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Iran: Rights group concerned over plight of a political prisoner

Iran: Rights group concerned over plight of a political prisonerNCRI -Amnesty International said it was concerned over the plight of a political prisoner jailed since June 8 in a public statement on August 25. The statement is as follows:


PUBLIC  AI Index: MDE 13/098/2006  
25 August 2006

UA 229/06 Health concern / Torture / Possible Prisoner of Conscience/ Fear for safety 

IRAN:  Ali Khodabakhshi (also known as Elyaz Yekanli) (m), activist, aged about 31
            His family

Ali Khodabakhshi (also known as Elyaz Yekanli) is a prominent activist for the cultural, social and political rights of the Azeri Turkish minority in Iran (who also refer to themselves as Iranian Azerbaijanis). He has been detained without charge since his arrest on 8 June. He has been tortured in detention in order to extract a ‘confession.’ He may be detained on account of his peaceful activities on behalf of the rights of the Azeri Turkish minority, in which case Amnesty International would consider him a prisoner of conscience.  The Ministry of Intelligence has allegedly been attempting to intimidate Ali Khodabakhshi’s family through phone calls and by visiting their house. There are concerns for their safety.
Ali Khodabakhshi served an eighteen-month prison sentence from 1993, reportedly in connection with his activities on behalf of the rights of the Azeri Turkish community. He left Iran for Turkey, and was granted refugee status by the United Nations High Commissioner for Refugees in September 2005. He returned to Iran of his own accord in around April 2006. Upon his return, he was detained by the Ministry of Intelligence, and detained for ten days, during which time he was allegedly tortured.

On or around 8 June, Ali Khodabakhshi was arrested at his home in the village of Kahriz Yekan, in northwestern Iran. He had participated in mass demonstrations that took place across the region in May. He was detained for 30 days in solitary confinement, at a detention facility run by the Ministry of Intelligence (Etelaat) in the city of Tabriz, northwestern Iran. During this time, he did not have access to his family or lawyer, and his family did not know where he was detained. He was then transferred to Qirkhlar prison in the city of Marand, northwestern Iran, where he is still being held.

Ali Khodabakhshi was reportedly subjected to physical and psychological torture while detained in Tabriz. He was badly beaten, and was given electric shocks. He was apparently tortured until he made a forced confession. When his family visited him in Qirkhlar prison, Ali Khodabakhshi appeared extremely weak, and did not talk much. He apparently struggled to hold a glass due to the effect of electric shocks on his arms.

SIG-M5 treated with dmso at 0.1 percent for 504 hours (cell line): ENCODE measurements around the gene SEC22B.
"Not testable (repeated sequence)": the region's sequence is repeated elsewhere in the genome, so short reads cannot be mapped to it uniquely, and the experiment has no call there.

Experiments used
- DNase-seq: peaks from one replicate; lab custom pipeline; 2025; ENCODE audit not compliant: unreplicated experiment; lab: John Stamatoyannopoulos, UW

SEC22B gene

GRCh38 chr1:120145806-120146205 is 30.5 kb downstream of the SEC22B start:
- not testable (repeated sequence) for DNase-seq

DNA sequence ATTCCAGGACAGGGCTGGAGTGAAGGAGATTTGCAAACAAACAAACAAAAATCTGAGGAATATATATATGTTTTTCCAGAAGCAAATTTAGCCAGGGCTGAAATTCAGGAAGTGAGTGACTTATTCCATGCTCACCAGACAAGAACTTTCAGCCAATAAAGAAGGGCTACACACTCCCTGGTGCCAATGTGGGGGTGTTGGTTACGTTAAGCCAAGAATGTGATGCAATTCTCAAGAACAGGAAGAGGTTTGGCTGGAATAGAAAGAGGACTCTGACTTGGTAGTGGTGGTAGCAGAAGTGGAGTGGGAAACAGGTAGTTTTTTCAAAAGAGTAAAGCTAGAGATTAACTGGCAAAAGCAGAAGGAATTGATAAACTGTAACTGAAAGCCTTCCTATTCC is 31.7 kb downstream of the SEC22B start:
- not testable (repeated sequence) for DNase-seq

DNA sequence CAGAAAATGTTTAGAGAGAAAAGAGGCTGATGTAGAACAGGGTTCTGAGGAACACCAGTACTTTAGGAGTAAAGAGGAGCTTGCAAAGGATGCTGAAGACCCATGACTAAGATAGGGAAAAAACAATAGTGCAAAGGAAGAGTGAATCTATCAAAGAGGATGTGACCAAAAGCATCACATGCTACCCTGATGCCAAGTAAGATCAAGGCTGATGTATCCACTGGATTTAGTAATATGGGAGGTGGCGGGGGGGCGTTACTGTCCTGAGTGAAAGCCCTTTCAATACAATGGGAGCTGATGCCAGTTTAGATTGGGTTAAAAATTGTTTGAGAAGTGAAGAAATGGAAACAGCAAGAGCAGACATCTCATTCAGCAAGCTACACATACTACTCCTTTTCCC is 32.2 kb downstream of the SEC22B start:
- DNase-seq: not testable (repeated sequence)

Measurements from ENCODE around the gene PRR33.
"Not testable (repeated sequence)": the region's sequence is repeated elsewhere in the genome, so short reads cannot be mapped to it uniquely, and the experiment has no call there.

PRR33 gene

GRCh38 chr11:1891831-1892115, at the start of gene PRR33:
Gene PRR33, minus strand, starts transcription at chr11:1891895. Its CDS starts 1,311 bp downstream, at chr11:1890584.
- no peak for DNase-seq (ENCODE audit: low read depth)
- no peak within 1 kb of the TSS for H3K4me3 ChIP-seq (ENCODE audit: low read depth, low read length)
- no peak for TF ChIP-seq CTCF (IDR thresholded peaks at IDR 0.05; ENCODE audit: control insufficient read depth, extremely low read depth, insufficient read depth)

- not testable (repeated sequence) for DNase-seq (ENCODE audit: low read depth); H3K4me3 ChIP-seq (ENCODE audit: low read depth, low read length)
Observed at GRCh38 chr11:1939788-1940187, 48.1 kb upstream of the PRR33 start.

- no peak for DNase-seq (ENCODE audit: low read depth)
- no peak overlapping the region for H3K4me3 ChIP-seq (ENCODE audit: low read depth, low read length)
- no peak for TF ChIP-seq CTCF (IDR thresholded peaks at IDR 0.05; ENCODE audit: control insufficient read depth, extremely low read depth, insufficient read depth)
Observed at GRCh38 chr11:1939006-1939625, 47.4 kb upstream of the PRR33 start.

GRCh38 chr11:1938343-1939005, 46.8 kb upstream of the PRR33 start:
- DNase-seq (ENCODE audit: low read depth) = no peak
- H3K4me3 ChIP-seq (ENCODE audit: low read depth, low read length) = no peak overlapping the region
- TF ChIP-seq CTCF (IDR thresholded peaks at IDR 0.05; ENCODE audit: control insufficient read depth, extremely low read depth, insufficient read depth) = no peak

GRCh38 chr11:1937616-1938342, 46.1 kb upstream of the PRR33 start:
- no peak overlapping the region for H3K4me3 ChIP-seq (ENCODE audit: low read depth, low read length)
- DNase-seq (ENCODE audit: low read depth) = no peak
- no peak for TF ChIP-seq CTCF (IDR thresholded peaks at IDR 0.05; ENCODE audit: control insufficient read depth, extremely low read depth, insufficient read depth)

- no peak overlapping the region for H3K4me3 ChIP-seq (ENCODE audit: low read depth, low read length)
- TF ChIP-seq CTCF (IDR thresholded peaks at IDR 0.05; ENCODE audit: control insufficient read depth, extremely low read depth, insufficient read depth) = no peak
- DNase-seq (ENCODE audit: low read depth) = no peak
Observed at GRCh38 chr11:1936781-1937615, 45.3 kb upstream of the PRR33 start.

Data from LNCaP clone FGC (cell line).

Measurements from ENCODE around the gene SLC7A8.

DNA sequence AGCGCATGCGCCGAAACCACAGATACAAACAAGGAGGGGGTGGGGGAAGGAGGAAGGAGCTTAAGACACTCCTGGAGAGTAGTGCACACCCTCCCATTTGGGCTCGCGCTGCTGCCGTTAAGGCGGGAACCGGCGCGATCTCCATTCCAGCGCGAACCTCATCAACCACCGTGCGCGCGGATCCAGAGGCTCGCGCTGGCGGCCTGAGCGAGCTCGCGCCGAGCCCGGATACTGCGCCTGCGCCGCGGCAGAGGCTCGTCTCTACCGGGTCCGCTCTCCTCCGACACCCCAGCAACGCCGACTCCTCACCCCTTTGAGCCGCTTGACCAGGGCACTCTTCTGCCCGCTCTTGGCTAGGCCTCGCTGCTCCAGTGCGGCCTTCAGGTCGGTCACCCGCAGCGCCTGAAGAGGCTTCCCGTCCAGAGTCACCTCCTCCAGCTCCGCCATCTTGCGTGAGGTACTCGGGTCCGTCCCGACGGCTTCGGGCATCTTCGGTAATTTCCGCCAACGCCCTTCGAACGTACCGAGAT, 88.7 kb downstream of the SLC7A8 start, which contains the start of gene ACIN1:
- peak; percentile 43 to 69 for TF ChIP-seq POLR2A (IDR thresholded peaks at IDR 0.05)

Ali Khodabakhshi is reportedly to be suffering from a variety of medical complaints. As a result of being tortured, and of previous medical conditions, he has a poor sense of balance, and has problems with his heart, kidneys, and digestion system, as well as impaired hearing and vision. It is not known whether he has received prompt or adequate medical treatment. It is feared that if the authorities fail to provide him with regular treatment, it could have grave consequences for his health.

Ali Khodabakhshi is reportedly detained in a cell in Qirkhlar prison with drug addicts and criminals, who harass and threaten him. Prison officers have reportedly told Ali Khodabakhshi that they are going to keep him there until he suffers a psychological breakdown. He reportedly has limited access to food.

In May 2006, massive demonstrations took place in towns and cities in north-western Iran, where the majority of the population is Azeri Turkish, in protest at a cartoon published on 12 May by the state-owned daily newspaper Iran which many Azeri Turks found offensive. Hundreds were arrested during or following the demonstrations (see UA 151/06, MDE 13/055/2006 and UA 163/06, MDE 13/063/2006). Some of those detained have allegedly been tortured, with some requiring hospital treatment.  Publication of the newspaper was suspended on 23 May and the editor-in-chief and the cartoonist were arrested. Azeri sources have claimed that dozens were killed and hundreds injured by the security forces. The security forces have generally denied that anyone was killed, although on 29 May a police official acknowledged that 4 people had been killed and 43 injured in the town of Naqada.